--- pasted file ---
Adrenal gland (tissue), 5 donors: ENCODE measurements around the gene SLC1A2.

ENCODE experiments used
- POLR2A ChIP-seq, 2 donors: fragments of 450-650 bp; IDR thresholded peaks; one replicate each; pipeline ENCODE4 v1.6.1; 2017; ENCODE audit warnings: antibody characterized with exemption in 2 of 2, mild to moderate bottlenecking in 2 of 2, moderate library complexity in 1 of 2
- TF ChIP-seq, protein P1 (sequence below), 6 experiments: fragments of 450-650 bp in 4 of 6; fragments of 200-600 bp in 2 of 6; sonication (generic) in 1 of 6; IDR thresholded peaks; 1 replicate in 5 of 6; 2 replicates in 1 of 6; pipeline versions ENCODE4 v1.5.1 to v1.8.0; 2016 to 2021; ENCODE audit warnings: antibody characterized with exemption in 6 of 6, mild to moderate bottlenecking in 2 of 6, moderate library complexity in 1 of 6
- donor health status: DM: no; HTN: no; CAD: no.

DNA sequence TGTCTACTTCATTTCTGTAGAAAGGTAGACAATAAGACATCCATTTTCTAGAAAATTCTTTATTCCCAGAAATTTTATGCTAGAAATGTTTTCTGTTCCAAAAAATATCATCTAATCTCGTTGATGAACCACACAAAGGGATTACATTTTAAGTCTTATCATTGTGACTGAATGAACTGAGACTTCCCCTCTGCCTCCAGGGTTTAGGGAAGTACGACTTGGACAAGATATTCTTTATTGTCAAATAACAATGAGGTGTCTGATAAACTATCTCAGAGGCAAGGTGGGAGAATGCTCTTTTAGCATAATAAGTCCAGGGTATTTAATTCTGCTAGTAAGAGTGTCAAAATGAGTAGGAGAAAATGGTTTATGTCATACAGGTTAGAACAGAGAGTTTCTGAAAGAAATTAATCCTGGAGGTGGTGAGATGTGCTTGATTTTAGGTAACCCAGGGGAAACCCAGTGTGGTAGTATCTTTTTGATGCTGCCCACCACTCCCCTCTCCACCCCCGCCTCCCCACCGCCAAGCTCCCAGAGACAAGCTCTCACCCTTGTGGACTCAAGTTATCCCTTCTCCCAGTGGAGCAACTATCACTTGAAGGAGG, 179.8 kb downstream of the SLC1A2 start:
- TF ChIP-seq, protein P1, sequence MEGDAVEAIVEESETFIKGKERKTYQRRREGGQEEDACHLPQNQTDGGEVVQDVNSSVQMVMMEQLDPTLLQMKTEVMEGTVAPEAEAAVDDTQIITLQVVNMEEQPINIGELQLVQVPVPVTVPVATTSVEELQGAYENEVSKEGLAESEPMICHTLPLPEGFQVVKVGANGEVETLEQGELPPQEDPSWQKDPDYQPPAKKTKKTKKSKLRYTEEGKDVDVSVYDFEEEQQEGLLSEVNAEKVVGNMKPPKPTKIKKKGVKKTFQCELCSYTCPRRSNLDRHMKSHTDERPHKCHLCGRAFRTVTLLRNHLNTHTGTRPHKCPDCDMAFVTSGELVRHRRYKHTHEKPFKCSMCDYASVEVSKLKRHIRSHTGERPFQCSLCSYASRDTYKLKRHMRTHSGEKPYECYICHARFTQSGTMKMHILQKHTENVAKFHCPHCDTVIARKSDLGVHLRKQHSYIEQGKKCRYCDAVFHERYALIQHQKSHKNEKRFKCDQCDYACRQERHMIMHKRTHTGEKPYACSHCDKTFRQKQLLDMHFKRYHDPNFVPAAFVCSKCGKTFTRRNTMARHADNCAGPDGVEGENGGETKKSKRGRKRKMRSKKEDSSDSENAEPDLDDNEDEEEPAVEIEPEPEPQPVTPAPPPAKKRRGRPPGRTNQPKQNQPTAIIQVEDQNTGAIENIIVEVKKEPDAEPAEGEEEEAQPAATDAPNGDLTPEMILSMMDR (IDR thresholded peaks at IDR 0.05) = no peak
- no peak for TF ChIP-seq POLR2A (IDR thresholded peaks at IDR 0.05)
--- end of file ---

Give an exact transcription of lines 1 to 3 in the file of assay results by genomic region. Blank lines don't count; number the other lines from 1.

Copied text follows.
Adrenal gland (tissue), 5 donors: ENCODE measurements around the gene SLC1A2.

ENCODE experiments used
- POLR2A ChIP-seq, 2 donors: fragments of 450-650 bp; IDR thresholded peaks; one replicate each; pipeline ENCODE4 v1.6.1; 2017; ENCODE audit warnings: antibody characterized with exemption in 2 of 2, mild to moderate bottlenecking in 2 of 2, moderate library complexity in 1 of 2